Responsibilities of U.S. Citizens :

  • Support and defend the Constitution
  • Serve the country when required
  • Participate in the democratic process
  • Obey federal, state, and local laws
  • Respect the rights, beliefs, and opinions of others

The reasons you could be barred from obtaining citizenship :

You should consult an immigration attorney before filing the citizenship application in any of the following situations: You

  • were convicted of a crime.
  • lied to an immigration officer, consular or government official.
  • married for the sole purpose to obtain residency status.
  • were absent from the US for long periods of time, especially periods over one year since becoming a lawful permanent resident
  • have ever been arrested.
  • Did not file an income tax return for any year since becoming a LPR.
  • owe child support

 

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The American citizenship test is not a multiple choice test. Your knowledge in US civics will be tested orally. The USCIS interviewing official will ask ten questions from the available hundred questions and you will be considered PASS if you are able to answer at least six out of ten questions correctly.

As far as the English language is concerned, your speaking, reading and writing ability and how well you understand English will be evaluated Out of the given three sentences, you should read one sentence correctly to prove to the USCIS interviewing officials that you are able to understand the meaning of the sentence.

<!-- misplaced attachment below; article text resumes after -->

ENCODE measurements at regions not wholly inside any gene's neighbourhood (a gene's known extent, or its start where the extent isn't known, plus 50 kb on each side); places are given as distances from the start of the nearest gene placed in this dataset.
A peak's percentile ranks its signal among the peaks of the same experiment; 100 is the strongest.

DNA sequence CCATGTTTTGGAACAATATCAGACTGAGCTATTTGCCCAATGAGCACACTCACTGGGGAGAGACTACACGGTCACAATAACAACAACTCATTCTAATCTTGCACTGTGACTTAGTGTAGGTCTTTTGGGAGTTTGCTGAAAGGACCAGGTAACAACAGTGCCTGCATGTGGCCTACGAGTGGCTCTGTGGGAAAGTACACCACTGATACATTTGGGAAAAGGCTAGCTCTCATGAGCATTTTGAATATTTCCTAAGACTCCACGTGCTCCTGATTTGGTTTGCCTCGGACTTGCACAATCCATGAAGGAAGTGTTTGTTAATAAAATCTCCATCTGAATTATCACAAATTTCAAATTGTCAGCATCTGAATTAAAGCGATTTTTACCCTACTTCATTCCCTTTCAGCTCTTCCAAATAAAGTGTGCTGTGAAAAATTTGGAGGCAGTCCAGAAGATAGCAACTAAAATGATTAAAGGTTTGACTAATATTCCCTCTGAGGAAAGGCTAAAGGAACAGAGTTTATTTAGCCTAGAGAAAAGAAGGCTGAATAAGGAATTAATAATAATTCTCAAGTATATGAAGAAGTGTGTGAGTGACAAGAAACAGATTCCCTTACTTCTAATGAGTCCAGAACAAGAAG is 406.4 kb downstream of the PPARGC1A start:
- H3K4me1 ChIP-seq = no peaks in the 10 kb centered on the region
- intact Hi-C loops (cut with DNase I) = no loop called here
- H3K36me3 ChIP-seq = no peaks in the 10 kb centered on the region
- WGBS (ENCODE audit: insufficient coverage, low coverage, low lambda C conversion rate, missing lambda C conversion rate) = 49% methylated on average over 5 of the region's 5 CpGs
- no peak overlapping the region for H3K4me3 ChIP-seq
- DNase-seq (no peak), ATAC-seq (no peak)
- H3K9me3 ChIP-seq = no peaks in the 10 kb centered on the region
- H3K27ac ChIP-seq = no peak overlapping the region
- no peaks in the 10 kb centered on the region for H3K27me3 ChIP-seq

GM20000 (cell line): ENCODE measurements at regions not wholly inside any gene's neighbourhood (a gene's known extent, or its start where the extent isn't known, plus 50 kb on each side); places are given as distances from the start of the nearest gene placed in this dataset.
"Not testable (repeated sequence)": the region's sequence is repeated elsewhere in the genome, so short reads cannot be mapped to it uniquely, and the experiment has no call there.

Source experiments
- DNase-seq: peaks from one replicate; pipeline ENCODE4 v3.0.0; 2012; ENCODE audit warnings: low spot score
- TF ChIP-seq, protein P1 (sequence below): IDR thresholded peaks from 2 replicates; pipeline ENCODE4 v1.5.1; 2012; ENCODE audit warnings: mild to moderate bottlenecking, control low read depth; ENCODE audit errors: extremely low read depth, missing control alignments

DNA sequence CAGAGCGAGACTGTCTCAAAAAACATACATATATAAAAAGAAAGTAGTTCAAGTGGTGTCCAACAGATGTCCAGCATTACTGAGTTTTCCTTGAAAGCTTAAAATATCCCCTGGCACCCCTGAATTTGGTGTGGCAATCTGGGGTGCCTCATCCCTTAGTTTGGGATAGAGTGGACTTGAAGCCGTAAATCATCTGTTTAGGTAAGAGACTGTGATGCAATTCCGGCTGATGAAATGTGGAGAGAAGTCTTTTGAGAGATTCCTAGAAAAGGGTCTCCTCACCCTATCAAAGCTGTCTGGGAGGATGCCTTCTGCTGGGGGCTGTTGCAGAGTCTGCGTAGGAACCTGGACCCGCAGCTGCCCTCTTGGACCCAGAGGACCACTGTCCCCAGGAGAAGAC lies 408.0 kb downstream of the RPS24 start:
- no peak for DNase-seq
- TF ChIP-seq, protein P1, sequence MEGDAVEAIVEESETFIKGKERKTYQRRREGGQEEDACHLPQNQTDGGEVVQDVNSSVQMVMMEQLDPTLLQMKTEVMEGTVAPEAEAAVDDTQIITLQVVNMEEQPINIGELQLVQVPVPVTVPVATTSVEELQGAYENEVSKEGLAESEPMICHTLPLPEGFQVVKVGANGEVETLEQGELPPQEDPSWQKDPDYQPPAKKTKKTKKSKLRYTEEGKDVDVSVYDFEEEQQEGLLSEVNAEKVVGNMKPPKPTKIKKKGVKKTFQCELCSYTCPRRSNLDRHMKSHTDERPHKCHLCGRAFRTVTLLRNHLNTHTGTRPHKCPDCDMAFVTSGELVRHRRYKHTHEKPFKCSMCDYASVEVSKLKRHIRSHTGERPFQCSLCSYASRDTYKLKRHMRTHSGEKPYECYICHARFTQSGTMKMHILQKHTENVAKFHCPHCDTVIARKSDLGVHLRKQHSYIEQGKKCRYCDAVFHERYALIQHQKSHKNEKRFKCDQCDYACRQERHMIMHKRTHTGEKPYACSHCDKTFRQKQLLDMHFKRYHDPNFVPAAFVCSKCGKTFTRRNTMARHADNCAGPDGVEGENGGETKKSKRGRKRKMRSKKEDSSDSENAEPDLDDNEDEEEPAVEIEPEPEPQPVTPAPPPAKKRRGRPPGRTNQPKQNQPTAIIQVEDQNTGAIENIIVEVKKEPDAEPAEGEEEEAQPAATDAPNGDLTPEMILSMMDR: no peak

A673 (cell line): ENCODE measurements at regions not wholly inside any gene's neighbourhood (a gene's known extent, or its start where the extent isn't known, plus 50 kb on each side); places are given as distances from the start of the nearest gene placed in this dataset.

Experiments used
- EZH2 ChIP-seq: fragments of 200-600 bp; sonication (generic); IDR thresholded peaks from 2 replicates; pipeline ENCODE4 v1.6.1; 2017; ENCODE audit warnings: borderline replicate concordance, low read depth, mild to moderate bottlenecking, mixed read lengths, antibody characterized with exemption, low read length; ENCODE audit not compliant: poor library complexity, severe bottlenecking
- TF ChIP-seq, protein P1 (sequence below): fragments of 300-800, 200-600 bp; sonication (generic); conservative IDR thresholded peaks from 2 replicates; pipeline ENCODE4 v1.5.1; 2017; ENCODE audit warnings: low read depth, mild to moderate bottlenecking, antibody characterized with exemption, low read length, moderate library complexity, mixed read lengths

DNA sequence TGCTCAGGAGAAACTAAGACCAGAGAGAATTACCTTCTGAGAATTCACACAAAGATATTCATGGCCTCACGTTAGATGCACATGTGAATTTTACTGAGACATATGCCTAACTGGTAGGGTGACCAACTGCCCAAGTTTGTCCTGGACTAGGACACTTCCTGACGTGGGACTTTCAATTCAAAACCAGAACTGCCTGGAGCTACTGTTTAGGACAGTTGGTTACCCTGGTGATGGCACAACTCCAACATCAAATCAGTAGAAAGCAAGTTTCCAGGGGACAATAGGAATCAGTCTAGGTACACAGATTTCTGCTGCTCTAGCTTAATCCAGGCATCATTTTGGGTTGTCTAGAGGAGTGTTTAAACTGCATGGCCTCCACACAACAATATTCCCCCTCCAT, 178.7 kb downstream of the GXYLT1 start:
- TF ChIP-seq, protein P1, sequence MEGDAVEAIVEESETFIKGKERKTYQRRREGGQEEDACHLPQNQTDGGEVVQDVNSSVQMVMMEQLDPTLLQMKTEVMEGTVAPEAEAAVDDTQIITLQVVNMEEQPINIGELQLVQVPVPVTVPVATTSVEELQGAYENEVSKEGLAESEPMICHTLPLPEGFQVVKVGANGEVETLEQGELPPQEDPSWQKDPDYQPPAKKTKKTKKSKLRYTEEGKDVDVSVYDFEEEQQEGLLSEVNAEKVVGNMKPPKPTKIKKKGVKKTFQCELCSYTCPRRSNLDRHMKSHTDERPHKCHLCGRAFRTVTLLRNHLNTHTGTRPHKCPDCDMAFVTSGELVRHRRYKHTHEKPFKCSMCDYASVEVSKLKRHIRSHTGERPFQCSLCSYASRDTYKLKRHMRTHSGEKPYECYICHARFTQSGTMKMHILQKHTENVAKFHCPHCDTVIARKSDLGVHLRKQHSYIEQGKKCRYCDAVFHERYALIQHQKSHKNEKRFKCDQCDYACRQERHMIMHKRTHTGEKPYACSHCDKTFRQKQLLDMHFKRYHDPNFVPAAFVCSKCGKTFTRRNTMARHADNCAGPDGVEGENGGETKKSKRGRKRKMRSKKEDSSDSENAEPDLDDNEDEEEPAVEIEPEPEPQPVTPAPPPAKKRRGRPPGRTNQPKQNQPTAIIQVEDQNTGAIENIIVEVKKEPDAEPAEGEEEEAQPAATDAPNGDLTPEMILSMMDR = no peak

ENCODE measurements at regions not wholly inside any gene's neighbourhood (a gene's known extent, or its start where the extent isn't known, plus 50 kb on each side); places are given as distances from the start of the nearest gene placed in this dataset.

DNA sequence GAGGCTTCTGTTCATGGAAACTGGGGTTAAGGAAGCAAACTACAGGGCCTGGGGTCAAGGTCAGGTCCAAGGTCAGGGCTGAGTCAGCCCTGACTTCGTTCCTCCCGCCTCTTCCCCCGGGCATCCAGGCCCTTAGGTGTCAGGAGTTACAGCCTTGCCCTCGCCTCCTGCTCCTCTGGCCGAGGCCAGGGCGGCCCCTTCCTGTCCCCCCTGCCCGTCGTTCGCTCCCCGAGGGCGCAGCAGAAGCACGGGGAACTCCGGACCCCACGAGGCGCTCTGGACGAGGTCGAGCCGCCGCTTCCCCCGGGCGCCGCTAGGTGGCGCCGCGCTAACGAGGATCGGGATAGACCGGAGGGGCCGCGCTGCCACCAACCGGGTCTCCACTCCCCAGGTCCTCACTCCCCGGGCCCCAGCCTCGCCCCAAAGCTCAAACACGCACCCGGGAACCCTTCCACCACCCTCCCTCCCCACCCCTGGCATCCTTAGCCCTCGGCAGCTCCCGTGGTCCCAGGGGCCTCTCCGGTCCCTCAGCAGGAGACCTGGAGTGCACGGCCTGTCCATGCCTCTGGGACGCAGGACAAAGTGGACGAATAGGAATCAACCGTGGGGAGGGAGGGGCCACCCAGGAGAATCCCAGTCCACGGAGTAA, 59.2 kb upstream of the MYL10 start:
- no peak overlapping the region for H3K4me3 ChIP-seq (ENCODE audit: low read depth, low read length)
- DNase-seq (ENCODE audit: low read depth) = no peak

Apart from this, you should also write one sentence correctly from the given three. Your ability to speak English will be judged by the way you reply to the questions asked by USCIS officers during the interview. Finally, the result of your test will be based on how you performed in the test.

If I Fail The Immigration Test?

If your application was rejected/denied because of your failure to pass the English or Civics test, you can apply again as soon as you think you have gathered enough knowledge in English or Civics to pass the tests. You will be given a second chance if you fail any of the tests at your interview, and will be tested again on the portion of the test that you failed between 60 and 90 days from the date of your original interview. If you fail again, your case will be denied.

If you think the USCIS made a mistake in rejecting your application, you can request a hearing with an immigration official. The denial letter that USCIS sends to you will have all the details about how to request a hearing. In this case, you have to file Form N-336,”Request for Hearing on a Decision in Naturalization Proceedings” under Section 336 of the INA with the correct fee within 30 days from the date you received the denial letter.

After the appeal hearing, if you still feel your case was wrongly denied, you can file a petition for a new review of your citizenship application in a US district court.